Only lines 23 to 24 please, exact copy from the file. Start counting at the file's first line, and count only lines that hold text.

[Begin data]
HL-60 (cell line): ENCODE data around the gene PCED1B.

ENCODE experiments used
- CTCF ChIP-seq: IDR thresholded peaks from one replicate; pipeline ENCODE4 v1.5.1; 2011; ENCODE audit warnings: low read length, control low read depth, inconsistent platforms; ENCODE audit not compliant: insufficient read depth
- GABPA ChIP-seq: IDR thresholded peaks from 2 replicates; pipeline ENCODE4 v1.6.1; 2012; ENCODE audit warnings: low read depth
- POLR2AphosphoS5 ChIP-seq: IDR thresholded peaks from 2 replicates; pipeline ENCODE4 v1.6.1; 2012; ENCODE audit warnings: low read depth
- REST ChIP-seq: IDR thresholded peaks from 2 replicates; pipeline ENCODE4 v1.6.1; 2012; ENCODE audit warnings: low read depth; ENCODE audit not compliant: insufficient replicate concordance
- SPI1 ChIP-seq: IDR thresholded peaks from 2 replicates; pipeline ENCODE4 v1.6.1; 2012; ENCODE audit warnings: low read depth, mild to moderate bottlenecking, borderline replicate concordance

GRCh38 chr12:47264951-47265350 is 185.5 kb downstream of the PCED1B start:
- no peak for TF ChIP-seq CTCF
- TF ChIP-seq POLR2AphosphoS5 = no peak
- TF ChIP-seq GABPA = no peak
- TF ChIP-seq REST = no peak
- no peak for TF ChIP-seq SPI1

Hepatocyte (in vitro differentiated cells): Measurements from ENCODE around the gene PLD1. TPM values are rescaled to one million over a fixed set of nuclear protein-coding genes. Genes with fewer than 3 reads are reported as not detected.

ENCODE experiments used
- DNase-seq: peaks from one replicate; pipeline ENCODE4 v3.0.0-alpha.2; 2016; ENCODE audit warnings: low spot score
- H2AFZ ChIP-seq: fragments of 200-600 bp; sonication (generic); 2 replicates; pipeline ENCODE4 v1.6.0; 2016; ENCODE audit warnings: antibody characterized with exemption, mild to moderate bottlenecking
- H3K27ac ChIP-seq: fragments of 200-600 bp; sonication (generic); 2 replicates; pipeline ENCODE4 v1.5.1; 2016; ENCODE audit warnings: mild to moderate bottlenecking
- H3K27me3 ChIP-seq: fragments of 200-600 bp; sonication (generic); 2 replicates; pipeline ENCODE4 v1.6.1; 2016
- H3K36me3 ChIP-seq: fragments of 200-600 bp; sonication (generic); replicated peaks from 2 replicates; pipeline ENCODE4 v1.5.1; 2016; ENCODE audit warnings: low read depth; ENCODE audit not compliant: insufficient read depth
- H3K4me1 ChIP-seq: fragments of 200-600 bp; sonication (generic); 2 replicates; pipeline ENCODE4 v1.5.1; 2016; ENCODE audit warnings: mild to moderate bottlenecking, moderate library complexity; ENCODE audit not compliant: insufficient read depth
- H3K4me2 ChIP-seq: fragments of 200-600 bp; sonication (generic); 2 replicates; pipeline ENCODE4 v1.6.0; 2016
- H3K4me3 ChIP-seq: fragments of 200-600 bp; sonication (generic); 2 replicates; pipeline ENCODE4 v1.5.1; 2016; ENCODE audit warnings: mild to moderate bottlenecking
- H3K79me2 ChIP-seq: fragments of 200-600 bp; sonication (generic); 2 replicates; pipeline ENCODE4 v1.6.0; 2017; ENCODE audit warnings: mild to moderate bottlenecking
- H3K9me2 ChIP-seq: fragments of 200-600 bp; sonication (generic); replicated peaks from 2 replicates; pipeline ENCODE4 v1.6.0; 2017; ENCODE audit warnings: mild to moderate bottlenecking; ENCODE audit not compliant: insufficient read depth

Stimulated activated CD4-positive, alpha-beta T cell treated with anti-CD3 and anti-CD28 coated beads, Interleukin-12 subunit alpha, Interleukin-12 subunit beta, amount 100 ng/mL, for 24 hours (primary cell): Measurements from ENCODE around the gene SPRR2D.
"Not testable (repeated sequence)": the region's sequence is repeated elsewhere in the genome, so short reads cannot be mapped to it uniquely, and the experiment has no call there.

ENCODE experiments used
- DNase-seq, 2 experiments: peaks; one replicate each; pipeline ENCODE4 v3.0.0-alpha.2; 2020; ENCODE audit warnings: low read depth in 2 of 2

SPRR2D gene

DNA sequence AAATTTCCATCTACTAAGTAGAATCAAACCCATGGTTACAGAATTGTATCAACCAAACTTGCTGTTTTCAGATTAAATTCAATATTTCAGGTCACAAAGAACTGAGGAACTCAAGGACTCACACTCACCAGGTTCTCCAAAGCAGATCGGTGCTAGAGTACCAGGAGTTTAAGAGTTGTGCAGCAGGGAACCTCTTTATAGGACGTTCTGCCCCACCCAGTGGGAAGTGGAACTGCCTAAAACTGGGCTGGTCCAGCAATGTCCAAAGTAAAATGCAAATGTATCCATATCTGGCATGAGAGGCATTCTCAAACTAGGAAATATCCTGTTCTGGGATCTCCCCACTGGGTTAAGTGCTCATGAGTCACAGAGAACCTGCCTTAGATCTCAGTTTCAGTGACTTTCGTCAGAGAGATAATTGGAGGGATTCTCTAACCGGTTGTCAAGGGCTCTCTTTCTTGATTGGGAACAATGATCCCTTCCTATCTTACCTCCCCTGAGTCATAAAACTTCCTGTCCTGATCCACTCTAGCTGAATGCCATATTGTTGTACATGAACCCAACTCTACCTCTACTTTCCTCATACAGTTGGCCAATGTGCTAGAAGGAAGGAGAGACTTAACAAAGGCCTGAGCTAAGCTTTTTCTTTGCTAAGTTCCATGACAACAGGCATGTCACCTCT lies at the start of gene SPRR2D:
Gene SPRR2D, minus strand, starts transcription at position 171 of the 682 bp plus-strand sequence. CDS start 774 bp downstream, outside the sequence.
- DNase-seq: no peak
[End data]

- H3K4me3 ChIP-seq: fragments of 200-600 bp; sonication (generic); 2 replicates; pipeline ENCODE4 v1.5.1; 2016; ENCODE audit warnings: mild to moderate bottlenecking
- H3K79me2 ChIP-seq: fragments of 200-600 bp; sonication (generic); 2 replicates; pipeline ENCODE4 v1.6.0; 2017; ENCODE audit warnings: mild to moderate bottlenecking